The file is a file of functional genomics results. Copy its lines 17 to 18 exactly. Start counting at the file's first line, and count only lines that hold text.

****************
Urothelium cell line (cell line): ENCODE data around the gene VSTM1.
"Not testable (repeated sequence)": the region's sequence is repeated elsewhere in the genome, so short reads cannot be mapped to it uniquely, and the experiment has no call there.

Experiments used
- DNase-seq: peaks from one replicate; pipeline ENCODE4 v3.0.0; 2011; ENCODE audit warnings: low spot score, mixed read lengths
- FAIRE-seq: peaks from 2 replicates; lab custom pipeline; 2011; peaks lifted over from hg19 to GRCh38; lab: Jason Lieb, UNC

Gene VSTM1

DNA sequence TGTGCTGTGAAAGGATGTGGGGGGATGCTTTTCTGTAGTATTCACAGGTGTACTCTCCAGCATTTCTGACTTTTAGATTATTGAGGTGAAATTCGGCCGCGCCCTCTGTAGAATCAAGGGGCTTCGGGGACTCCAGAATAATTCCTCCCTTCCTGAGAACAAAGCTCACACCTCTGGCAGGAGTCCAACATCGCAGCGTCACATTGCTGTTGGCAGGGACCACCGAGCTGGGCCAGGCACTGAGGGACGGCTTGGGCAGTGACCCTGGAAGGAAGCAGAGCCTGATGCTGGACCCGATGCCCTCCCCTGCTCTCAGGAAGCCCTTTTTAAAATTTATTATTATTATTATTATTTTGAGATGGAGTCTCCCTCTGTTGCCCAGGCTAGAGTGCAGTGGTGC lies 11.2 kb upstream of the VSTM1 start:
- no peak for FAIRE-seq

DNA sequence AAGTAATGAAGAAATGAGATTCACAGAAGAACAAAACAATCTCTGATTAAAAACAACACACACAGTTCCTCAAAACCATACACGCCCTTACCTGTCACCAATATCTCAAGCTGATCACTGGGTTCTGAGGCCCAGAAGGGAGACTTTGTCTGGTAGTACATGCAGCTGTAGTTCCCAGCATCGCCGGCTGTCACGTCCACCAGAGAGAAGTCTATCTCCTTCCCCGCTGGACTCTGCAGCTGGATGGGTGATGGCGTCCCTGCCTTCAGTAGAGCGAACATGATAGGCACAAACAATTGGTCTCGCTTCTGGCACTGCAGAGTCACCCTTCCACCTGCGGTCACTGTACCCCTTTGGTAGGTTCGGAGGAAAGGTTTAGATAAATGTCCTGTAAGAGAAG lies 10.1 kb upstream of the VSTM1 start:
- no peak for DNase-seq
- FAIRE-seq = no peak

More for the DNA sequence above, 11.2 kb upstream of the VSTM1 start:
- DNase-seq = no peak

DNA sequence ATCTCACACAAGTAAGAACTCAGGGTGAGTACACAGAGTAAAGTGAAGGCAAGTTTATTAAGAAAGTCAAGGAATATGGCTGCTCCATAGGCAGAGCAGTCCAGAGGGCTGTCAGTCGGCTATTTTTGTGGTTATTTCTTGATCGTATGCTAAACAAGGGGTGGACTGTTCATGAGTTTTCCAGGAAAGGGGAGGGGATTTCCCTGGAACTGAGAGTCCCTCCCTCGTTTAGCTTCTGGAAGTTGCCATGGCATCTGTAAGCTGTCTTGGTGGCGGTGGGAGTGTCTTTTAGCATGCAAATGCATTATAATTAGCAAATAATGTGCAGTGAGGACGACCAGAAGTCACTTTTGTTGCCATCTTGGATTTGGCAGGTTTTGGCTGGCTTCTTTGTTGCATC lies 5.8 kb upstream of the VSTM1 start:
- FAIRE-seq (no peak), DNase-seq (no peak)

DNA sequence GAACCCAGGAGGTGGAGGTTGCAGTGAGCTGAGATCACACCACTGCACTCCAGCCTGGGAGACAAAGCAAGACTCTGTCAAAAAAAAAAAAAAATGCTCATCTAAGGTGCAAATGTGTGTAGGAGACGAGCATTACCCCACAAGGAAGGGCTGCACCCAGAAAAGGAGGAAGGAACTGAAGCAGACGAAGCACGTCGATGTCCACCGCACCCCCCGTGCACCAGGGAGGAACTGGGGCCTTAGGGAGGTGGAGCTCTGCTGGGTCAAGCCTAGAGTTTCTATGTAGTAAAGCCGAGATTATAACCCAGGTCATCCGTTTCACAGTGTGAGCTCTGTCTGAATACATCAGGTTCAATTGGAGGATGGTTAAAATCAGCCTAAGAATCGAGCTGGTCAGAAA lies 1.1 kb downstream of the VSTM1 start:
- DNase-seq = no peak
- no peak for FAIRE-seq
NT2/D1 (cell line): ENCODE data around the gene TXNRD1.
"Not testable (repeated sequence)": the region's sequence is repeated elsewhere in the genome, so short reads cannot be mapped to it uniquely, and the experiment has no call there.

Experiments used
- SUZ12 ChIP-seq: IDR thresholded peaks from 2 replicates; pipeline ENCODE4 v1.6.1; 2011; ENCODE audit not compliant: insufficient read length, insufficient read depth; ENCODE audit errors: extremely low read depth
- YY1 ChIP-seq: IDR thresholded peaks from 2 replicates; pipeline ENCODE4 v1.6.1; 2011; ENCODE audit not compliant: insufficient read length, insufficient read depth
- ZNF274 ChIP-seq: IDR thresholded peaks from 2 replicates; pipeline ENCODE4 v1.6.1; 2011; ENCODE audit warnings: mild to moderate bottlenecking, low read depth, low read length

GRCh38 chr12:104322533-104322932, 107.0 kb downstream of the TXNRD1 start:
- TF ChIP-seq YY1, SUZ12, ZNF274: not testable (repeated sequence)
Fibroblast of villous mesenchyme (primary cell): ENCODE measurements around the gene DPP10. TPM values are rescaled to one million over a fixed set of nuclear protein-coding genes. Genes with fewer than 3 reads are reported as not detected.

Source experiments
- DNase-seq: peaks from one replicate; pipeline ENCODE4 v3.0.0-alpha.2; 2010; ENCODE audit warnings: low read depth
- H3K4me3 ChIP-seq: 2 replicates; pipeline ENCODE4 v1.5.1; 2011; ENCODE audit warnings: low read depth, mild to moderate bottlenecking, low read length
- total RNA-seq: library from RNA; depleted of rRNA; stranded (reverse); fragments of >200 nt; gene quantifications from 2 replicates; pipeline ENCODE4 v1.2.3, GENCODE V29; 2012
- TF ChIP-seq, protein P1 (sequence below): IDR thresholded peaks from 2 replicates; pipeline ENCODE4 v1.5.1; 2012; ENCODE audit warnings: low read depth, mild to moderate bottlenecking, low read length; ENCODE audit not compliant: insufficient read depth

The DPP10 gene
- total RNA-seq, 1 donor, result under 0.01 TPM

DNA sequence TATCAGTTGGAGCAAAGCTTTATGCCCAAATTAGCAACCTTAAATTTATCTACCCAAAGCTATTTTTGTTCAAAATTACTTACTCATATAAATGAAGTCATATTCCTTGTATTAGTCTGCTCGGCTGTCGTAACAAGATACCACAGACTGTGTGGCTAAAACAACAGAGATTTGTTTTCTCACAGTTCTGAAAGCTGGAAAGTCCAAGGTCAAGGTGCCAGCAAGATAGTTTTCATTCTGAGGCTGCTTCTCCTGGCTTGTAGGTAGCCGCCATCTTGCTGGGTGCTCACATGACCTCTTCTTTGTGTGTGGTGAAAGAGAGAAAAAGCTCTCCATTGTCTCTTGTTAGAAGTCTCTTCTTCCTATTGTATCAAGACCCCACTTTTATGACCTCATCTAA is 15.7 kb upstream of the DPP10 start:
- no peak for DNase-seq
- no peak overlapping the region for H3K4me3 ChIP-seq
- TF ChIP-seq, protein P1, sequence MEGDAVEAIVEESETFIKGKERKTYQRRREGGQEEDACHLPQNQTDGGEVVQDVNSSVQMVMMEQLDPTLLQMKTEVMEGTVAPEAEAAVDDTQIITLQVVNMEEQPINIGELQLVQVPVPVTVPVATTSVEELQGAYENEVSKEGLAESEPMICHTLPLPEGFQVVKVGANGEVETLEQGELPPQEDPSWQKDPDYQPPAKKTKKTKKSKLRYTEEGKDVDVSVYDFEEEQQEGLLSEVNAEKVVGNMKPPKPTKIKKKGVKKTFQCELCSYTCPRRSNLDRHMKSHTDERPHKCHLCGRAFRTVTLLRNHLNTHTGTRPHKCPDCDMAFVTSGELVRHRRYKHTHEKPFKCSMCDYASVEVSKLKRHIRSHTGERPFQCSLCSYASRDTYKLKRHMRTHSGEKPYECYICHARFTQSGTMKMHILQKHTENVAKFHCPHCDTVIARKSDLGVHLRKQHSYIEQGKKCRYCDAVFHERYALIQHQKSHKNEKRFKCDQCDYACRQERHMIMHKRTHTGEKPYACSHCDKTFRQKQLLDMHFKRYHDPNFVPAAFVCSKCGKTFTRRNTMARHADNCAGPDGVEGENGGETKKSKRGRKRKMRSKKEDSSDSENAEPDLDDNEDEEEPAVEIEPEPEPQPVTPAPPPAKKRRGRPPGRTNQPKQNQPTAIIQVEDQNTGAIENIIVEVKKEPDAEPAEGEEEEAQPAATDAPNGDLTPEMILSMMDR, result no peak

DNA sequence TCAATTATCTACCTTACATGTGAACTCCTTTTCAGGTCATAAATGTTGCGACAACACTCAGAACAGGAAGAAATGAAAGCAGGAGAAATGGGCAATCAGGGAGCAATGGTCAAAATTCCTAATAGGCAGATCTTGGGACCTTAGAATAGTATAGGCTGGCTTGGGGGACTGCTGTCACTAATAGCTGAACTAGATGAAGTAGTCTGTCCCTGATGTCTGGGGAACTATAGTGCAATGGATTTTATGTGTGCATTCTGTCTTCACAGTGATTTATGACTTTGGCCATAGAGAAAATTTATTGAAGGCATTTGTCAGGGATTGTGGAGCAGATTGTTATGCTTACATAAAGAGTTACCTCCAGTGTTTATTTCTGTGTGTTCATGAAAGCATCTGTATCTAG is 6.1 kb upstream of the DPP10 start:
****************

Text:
- DNase-seq = no peak
- no peak for FAIRE-seq